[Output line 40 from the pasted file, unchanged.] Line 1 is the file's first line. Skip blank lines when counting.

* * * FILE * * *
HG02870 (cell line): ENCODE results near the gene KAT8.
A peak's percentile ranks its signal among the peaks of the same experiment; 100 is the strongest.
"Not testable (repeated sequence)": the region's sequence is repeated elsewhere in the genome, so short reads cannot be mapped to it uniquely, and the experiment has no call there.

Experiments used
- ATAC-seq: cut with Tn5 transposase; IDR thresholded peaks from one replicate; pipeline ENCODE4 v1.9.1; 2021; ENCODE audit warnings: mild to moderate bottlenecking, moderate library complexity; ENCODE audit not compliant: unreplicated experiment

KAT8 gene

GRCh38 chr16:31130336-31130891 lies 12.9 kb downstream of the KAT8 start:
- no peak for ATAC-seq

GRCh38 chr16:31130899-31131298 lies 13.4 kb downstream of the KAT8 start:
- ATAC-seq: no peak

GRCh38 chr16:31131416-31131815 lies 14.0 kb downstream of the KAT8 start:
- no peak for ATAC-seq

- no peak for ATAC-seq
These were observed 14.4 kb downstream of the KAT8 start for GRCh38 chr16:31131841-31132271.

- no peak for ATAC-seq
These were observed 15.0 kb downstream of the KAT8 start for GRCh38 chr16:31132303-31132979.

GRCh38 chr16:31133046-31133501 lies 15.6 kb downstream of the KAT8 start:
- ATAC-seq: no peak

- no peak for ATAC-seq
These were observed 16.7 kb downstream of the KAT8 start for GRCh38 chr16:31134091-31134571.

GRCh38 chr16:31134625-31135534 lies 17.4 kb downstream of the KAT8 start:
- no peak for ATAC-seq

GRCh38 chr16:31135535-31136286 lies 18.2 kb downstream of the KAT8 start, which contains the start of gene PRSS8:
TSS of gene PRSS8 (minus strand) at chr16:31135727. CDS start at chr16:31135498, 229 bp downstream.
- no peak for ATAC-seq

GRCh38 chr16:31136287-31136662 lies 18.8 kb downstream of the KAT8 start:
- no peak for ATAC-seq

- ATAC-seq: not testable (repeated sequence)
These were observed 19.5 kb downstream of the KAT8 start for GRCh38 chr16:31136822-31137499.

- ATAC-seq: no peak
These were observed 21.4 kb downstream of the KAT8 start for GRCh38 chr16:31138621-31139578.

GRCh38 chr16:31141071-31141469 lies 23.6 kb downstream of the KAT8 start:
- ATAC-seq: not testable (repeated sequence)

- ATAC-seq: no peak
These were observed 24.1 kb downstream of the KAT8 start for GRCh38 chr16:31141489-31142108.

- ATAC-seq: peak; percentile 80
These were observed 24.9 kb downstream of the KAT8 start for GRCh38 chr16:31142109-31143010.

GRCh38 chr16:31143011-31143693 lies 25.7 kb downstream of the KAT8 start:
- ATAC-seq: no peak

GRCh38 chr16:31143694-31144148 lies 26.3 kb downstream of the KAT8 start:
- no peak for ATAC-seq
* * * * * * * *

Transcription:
GRCh38 chr16:31143694-31144148 lies 26.3 kb downstream of the KAT8 start: